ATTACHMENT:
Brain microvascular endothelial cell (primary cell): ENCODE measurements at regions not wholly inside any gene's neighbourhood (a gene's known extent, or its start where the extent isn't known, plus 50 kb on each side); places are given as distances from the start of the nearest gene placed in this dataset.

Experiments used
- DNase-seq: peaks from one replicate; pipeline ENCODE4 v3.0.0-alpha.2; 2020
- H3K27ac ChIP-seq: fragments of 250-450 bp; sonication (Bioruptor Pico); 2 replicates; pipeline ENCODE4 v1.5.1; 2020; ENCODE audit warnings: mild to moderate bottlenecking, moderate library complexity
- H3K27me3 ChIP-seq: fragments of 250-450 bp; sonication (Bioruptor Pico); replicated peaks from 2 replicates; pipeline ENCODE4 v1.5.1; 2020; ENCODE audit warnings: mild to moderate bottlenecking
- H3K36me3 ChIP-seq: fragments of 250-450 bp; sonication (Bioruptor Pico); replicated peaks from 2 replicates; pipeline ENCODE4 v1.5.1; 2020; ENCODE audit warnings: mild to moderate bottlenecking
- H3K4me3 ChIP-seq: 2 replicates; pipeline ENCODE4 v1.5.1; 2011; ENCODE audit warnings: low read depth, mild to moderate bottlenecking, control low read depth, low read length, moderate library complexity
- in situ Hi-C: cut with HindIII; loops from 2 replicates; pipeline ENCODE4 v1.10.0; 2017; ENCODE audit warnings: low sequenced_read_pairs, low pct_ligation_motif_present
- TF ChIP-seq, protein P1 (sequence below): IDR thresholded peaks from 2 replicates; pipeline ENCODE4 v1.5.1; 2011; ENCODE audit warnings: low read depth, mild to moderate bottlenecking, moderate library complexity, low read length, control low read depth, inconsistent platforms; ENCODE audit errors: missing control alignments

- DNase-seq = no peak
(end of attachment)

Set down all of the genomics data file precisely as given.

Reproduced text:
Brain microvascular endothelial cell (primary cell): ENCODE measurements at regions not wholly inside any gene's neighbourhood (a gene's known extent, or its start where the extent isn't known, plus 50 kb on each side); places are given as distances from the start of the nearest gene placed in this dataset.

Experiments used
- DNase-seq: peaks from one replicate; pipeline ENCODE4 v3.0.0-alpha.2; 2020
- H3K27ac ChIP-seq: fragments of 250-450 bp; sonication (Bioruptor Pico); 2 replicates; pipeline ENCODE4 v1.5.1; 2020; ENCODE audit warnings: mild to moderate bottlenecking, moderate library complexity
- H3K27me3 ChIP-seq: fragments of 250-450 bp; sonication (Bioruptor Pico); replicated peaks from 2 replicates; pipeline ENCODE4 v1.5.1; 2020; ENCODE audit warnings: mild to moderate bottlenecking
- H3K36me3 ChIP-seq: fragments of 250-450 bp; sonication (Bioruptor Pico); replicated peaks from 2 replicates; pipeline ENCODE4 v1.5.1; 2020; ENCODE audit warnings: mild to moderate bottlenecking
- H3K4me3 ChIP-seq: 2 replicates; pipeline ENCODE4 v1.5.1; 2011; ENCODE audit warnings: low read depth, mild to moderate bottlenecking, control low read depth, low read length, moderate library complexity
- in situ Hi-C: cut with HindIII; loops from 2 replicates; pipeline ENCODE4 v1.10.0; 2017; ENCODE audit warnings: low sequenced_read_pairs, low pct_ligation_motif_present
- TF ChIP-seq, protein P1 (sequence below): IDR thresholded peaks from 2 replicates; pipeline ENCODE4 v1.5.1; 2011; ENCODE audit warnings: low read depth, mild to moderate bottlenecking, moderate library complexity, low read length, control low read depth, inconsistent platforms; ENCODE audit errors: missing control alignments

- DNase-seq = no peak